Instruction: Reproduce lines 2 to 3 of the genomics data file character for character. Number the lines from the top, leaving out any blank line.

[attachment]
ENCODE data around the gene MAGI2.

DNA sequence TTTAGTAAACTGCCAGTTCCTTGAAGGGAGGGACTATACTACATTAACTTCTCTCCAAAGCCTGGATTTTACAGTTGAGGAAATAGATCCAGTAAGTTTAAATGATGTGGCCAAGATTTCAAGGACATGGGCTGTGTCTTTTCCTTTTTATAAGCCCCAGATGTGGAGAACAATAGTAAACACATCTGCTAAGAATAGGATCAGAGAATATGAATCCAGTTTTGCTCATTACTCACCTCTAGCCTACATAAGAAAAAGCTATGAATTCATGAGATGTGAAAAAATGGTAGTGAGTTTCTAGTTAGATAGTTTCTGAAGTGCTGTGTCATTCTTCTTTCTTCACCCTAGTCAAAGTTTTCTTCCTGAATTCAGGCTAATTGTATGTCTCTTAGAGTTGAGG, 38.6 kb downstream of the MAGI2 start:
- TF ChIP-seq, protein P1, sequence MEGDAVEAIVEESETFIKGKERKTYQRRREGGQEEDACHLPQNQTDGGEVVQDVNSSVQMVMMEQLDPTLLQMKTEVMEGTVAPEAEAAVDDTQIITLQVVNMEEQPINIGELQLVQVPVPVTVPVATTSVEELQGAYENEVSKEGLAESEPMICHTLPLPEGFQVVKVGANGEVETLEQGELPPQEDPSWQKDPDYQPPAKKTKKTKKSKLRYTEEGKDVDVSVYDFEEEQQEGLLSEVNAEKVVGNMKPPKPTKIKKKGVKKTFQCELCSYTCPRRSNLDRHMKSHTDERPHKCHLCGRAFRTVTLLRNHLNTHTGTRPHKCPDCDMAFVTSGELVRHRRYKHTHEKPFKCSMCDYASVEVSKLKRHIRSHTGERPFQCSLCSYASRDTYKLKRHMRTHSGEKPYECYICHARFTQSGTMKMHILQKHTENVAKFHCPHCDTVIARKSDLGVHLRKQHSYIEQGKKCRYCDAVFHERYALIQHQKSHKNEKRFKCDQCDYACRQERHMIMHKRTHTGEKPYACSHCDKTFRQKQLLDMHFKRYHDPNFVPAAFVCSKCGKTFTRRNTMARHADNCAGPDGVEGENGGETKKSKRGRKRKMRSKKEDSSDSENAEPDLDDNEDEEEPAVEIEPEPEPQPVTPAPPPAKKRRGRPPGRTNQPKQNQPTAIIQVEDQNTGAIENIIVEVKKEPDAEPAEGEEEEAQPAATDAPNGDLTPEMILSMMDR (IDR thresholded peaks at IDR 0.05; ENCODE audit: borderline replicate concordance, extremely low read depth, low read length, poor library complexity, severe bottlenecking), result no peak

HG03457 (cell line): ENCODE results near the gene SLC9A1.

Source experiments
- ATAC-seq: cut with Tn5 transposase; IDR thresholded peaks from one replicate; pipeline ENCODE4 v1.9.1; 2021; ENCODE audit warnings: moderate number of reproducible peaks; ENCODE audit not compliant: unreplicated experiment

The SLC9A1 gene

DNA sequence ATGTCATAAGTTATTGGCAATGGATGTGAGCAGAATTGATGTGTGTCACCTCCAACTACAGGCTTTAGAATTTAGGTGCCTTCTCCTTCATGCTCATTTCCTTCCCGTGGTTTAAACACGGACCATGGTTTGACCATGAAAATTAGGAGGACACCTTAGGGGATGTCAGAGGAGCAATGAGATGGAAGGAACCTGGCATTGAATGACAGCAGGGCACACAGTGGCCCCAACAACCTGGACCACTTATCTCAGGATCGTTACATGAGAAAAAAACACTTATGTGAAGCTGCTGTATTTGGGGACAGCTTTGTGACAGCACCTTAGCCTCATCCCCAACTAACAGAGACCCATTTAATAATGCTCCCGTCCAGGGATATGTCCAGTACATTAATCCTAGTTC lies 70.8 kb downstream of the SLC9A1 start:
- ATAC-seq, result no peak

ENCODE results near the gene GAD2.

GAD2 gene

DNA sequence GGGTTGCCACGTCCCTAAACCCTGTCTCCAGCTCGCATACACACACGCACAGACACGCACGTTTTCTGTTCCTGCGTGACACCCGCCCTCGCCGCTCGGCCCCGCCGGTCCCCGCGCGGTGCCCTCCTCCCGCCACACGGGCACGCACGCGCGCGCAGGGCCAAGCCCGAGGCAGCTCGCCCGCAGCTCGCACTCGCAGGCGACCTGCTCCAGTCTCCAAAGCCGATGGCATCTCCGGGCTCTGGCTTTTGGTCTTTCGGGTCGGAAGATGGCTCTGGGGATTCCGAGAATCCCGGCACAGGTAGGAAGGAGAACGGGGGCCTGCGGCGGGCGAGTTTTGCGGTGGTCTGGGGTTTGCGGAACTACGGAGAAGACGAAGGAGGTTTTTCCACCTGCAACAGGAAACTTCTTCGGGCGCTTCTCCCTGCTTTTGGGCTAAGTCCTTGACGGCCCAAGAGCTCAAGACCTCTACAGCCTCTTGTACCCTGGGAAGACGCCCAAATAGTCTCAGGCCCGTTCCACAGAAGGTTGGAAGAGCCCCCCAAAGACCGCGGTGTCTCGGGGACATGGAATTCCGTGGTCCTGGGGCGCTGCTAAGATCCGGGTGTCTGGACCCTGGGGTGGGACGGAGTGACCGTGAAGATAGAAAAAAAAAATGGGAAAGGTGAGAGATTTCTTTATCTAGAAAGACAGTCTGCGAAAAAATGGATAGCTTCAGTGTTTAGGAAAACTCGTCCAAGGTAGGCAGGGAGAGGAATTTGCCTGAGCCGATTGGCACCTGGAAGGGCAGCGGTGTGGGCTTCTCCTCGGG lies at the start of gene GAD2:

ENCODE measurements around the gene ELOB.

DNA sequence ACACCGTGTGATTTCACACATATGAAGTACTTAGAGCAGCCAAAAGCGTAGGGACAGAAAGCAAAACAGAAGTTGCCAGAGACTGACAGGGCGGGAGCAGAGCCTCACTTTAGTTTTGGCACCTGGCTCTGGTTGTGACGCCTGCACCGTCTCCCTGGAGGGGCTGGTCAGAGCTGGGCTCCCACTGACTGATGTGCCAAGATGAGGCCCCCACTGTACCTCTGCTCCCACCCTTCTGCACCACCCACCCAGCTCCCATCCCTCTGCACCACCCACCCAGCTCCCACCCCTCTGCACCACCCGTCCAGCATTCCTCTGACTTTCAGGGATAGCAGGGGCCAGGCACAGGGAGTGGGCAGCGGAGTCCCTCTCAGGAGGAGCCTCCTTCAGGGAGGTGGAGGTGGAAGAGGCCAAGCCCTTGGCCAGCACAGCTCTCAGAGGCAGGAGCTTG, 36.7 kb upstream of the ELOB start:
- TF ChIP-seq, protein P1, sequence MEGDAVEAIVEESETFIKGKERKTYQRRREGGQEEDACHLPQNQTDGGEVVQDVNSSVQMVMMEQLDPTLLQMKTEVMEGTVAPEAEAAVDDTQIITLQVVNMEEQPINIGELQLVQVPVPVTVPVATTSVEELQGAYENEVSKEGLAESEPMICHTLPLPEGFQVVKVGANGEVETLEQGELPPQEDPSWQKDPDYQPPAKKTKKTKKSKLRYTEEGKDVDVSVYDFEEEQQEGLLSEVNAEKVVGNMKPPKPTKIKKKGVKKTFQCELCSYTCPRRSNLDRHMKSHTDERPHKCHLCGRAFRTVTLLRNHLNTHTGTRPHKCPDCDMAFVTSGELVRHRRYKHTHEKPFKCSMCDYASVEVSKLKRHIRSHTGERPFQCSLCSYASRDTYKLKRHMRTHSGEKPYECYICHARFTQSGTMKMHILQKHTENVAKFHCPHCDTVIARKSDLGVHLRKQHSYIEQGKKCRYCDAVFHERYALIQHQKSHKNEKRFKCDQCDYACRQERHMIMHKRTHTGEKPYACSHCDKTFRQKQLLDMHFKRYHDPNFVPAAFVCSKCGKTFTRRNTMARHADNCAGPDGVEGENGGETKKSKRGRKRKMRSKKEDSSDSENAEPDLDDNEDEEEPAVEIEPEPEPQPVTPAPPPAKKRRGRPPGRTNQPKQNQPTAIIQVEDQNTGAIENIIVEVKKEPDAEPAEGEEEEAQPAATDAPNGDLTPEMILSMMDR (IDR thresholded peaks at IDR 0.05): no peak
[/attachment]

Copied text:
DNA sequence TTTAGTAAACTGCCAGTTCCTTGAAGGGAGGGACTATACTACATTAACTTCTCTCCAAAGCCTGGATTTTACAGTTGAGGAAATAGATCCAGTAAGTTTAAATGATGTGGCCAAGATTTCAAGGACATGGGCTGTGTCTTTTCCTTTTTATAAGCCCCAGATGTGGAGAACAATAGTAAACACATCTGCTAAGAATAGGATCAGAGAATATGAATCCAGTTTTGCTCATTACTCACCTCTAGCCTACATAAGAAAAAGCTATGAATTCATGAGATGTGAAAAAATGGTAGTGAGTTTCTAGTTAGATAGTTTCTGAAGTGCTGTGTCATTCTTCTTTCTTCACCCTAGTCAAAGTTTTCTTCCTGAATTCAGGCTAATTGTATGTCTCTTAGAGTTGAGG, 38.6 kb downstream of the MAGI2 start:
- TF ChIP-seq, protein P1, sequence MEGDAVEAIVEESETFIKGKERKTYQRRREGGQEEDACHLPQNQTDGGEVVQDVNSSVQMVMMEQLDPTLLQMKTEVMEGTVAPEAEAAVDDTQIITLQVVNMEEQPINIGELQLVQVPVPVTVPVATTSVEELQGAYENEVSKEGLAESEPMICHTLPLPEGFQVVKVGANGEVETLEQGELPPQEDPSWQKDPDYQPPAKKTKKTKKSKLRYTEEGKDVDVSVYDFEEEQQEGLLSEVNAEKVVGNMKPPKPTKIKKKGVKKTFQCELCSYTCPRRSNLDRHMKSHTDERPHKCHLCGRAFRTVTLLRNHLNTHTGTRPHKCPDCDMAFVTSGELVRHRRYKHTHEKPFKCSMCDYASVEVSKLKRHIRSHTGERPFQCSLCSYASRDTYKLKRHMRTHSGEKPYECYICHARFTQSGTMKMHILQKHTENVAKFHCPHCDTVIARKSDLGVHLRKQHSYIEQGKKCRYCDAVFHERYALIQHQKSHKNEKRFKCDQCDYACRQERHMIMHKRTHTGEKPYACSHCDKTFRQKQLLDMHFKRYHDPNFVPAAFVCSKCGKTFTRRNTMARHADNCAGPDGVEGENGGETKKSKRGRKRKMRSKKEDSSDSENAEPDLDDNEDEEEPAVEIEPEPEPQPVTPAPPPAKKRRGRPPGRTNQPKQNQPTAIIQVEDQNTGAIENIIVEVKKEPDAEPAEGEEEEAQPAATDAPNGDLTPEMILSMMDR (IDR thresholded peaks at IDR 0.05; ENCODE audit: borderline replicate concordance, extremely low read depth, low read length, poor library complexity, severe bottlenecking), result no peak